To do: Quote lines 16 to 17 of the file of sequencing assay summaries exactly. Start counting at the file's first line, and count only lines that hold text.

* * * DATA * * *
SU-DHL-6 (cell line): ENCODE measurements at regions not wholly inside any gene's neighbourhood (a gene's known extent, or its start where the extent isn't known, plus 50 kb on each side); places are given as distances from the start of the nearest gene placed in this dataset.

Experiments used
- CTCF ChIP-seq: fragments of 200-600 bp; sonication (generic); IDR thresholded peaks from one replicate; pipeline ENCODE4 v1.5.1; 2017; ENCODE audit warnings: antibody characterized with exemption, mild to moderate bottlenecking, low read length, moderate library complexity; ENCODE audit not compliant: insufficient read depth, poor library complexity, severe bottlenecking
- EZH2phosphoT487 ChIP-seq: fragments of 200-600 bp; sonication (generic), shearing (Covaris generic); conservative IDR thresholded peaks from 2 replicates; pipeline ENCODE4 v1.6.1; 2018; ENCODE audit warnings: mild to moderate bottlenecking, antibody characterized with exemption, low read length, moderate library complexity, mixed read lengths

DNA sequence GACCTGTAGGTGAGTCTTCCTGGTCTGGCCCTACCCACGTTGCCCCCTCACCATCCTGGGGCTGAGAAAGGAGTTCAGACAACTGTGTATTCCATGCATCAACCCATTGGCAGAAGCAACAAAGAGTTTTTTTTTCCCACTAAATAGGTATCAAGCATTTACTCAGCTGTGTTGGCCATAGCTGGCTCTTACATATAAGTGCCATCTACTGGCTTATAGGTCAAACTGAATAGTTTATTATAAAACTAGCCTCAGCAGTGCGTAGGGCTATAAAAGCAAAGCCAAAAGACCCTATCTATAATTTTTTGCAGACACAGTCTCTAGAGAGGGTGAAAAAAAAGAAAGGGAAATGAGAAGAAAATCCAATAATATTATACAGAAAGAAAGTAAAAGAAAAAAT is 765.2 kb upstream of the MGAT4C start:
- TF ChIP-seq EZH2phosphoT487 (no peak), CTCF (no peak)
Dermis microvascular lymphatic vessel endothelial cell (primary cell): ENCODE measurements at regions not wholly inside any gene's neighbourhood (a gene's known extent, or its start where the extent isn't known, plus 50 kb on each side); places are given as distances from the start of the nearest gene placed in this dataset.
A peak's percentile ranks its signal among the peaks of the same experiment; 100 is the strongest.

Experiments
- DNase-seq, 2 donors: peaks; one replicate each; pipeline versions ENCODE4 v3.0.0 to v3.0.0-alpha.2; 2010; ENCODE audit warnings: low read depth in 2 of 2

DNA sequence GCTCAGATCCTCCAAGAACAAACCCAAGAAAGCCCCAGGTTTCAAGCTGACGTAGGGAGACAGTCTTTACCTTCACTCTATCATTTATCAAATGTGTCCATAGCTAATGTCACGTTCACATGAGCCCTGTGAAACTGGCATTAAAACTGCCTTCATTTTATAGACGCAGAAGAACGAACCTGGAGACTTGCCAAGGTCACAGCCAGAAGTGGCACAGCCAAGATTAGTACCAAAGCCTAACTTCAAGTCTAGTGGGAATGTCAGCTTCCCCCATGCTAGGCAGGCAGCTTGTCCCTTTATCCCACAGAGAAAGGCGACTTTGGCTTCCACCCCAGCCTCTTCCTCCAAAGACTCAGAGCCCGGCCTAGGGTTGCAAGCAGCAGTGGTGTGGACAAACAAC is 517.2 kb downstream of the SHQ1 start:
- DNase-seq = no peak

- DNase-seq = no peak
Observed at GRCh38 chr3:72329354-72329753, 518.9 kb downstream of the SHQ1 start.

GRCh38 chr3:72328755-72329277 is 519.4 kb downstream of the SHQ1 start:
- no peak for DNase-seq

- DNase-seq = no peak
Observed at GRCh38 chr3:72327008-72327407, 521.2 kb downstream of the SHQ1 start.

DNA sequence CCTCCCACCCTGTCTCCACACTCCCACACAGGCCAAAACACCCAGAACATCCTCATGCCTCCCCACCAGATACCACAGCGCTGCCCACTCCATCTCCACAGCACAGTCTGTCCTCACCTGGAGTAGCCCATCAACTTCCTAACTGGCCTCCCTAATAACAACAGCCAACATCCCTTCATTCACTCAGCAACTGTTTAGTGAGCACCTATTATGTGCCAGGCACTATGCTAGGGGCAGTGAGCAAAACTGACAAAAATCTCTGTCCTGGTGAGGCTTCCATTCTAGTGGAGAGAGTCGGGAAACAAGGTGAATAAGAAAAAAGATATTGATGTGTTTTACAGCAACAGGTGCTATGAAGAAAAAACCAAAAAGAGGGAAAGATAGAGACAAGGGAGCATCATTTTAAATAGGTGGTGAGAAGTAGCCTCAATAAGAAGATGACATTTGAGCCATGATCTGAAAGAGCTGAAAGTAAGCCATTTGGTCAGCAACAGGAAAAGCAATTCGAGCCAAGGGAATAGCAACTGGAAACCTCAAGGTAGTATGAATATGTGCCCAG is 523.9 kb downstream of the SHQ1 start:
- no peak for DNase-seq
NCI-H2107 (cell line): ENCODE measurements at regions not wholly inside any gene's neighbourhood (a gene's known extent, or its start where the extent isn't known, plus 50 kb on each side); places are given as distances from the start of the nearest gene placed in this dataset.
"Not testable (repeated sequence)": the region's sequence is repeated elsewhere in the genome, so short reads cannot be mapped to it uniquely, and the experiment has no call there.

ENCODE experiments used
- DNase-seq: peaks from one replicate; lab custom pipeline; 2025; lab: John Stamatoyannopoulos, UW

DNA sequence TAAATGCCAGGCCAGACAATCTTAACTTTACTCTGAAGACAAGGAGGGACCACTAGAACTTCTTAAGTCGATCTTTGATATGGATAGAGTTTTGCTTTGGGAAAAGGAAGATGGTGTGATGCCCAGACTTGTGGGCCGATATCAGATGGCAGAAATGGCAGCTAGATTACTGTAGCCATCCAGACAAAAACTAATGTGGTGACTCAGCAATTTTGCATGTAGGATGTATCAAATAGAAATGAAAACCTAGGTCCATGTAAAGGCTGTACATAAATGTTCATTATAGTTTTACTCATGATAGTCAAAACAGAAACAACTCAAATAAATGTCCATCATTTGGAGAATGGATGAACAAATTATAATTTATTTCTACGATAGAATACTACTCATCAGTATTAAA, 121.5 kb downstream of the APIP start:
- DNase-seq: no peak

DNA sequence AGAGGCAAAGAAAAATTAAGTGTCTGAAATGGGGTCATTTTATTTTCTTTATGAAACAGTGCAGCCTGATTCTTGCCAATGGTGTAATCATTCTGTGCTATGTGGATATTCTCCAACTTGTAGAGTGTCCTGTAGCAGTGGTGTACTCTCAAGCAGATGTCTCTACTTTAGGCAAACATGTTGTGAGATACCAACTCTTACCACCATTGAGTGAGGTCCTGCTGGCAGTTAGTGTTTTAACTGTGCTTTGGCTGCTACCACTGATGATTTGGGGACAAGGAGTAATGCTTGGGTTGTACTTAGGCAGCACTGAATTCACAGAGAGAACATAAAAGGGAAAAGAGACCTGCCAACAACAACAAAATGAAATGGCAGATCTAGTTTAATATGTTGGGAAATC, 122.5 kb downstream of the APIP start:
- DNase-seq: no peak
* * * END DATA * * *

- no peak for DNase-seq

- DNase-seq = no peak